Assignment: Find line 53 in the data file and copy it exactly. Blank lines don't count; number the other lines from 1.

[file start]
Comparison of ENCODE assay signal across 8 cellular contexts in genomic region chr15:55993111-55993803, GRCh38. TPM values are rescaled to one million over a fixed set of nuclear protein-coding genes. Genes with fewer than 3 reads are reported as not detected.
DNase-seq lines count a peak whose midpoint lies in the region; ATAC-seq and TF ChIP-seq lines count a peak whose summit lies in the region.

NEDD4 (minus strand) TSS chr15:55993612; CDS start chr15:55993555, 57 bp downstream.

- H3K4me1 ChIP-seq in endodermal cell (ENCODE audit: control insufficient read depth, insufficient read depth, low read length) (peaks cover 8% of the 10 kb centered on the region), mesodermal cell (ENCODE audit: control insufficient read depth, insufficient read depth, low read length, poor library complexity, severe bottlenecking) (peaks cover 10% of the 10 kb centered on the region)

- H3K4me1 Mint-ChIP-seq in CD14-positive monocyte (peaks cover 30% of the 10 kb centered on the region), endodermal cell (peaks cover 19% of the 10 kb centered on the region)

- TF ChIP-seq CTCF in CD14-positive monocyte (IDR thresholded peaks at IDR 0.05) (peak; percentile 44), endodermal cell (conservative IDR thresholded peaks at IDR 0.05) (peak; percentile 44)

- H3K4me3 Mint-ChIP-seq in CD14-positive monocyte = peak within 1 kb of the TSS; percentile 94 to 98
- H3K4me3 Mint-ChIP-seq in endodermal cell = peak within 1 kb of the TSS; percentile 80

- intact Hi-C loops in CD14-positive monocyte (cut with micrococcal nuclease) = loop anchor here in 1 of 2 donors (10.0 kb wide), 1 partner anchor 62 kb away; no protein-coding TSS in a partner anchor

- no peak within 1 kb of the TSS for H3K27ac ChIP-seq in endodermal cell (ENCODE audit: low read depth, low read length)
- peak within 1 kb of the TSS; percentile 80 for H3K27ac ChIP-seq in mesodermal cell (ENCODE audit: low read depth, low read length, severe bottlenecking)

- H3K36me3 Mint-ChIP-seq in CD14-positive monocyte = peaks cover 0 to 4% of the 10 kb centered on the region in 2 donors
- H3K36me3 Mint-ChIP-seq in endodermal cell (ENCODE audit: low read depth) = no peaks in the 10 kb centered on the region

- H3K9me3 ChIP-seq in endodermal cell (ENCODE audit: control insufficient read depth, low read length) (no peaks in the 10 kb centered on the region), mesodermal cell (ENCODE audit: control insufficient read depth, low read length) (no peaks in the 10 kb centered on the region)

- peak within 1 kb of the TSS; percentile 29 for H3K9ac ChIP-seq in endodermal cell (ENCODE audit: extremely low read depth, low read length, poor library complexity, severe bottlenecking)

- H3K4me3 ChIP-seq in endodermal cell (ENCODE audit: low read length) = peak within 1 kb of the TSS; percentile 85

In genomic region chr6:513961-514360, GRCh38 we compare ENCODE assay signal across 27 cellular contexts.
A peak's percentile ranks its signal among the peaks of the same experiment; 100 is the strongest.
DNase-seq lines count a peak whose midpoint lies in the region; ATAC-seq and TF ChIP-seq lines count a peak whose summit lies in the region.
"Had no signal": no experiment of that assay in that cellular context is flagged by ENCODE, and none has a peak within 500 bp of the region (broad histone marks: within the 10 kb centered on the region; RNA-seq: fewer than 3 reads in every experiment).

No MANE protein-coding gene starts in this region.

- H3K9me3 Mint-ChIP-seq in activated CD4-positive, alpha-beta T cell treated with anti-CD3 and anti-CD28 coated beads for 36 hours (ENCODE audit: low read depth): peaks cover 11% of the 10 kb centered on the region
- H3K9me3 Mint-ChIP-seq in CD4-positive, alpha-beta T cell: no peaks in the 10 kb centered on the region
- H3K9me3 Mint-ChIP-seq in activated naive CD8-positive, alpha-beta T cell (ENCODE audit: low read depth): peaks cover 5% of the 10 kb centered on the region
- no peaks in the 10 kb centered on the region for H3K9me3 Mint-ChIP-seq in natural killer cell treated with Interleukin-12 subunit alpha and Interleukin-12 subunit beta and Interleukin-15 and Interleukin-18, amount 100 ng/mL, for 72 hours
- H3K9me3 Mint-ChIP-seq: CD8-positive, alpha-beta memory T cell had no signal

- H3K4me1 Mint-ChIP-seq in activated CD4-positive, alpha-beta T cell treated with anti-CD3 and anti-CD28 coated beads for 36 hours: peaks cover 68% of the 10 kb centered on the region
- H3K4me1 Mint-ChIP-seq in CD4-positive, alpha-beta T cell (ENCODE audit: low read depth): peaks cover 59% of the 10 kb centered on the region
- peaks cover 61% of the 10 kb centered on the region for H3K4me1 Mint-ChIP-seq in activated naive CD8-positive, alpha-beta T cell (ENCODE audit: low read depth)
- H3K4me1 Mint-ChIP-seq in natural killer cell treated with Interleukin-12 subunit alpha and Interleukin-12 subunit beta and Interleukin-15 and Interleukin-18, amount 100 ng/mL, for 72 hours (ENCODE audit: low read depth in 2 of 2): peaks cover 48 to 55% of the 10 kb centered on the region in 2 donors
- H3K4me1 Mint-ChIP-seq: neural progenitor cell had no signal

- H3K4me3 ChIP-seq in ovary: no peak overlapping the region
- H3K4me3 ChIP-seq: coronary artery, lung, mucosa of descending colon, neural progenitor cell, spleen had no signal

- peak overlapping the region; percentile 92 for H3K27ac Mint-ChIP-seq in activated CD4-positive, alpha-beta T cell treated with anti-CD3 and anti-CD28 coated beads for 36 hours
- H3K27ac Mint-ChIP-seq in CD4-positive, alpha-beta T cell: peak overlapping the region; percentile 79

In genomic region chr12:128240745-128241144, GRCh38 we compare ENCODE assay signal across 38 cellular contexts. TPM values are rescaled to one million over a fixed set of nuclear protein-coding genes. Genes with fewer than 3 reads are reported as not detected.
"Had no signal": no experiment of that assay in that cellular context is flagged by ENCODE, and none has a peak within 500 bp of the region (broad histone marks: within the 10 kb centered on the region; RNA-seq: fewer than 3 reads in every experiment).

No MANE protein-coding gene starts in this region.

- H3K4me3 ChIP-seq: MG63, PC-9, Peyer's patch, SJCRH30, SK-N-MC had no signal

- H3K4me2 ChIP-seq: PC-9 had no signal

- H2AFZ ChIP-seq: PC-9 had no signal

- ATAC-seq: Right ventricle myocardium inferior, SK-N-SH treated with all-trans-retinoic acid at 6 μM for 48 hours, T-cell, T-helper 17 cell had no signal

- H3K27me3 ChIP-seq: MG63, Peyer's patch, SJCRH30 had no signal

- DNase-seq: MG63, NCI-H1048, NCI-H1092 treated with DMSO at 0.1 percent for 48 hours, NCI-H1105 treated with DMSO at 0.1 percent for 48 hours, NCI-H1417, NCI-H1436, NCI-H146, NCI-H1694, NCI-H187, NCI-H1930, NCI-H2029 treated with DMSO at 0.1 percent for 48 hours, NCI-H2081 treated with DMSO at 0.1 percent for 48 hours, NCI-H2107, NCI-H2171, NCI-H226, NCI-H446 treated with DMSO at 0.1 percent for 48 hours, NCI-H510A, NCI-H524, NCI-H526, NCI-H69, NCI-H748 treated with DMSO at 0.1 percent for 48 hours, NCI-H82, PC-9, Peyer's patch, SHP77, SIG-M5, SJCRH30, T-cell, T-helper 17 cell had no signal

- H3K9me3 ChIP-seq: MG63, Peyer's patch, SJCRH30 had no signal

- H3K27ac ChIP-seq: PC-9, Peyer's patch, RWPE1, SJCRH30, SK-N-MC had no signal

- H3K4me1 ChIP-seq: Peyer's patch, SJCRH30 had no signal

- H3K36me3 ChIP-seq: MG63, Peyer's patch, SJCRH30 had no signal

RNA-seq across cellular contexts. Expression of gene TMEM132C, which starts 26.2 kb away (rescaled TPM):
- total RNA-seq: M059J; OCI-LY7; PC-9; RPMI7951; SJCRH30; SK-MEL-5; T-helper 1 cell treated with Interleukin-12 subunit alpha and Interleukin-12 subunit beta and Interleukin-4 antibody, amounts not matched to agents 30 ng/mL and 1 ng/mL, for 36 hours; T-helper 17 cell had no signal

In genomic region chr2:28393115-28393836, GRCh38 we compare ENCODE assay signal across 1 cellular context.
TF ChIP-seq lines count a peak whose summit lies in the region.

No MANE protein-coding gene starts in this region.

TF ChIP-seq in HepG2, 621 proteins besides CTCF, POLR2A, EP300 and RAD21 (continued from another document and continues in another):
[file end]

No MANE protein-coding gene starts in this region.